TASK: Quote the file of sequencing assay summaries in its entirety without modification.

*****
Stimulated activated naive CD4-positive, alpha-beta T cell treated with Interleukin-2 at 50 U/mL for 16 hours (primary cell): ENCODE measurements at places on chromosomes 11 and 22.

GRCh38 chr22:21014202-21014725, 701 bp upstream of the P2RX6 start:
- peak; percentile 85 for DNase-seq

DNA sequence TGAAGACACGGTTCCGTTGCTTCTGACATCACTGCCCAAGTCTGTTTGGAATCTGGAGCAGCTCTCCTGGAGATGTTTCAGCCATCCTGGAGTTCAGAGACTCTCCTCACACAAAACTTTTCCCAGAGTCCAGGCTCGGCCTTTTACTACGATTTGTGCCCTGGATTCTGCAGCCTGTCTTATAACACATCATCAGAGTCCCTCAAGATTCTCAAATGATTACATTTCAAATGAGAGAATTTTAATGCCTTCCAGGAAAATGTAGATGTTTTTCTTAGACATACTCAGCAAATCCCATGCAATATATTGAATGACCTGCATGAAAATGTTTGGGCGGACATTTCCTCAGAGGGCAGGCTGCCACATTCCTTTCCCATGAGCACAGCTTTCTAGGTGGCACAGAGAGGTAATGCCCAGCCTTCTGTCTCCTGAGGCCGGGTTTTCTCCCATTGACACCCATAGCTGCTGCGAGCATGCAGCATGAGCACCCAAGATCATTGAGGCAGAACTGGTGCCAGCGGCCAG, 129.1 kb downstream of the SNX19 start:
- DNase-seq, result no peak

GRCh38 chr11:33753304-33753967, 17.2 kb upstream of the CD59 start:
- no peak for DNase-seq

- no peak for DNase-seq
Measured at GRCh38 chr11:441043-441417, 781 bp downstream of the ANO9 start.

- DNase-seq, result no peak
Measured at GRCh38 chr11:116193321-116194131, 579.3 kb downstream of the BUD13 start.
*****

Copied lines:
Stimulated activated naive CD4-positive, alpha-beta T cell treated with Interleukin-2 at 50 U/mL for 16 hours (primary cell): ENCODE measurements at places on chromosomes 11 and 22.

GRCh38 chr22:21014202-21014725, 701 bp upstream of the P2RX6 start:
- peak; percentile 85 for DNase-seq

DNA sequence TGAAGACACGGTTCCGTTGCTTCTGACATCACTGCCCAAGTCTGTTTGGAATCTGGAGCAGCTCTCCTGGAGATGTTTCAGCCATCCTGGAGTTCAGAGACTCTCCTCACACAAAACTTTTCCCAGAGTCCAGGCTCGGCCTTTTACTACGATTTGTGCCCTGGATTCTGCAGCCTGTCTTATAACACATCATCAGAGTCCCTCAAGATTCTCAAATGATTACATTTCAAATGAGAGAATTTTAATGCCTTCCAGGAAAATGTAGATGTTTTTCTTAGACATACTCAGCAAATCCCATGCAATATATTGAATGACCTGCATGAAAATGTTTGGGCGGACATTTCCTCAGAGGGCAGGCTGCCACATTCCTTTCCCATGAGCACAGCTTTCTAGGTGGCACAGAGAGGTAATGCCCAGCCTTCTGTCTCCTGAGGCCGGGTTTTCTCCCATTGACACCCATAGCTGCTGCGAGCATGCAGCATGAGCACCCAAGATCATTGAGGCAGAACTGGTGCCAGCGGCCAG, 129.1 kb downstream of the SNX19 start:
- DNase-seq, result no peak

GRCh38 chr11:33753304-33753967, 17.2 kb upstream of the CD59 start:
- no peak for DNase-seq

- no peak for DNase-seq
Measured at GRCh38 chr11:441043-441417, 781 bp downstream of the ANO9 start.

- DNase-seq, result no peak
Measured at GRCh38 chr11:116193321-116194131, 579.3 kb downstream of the BUD13 start.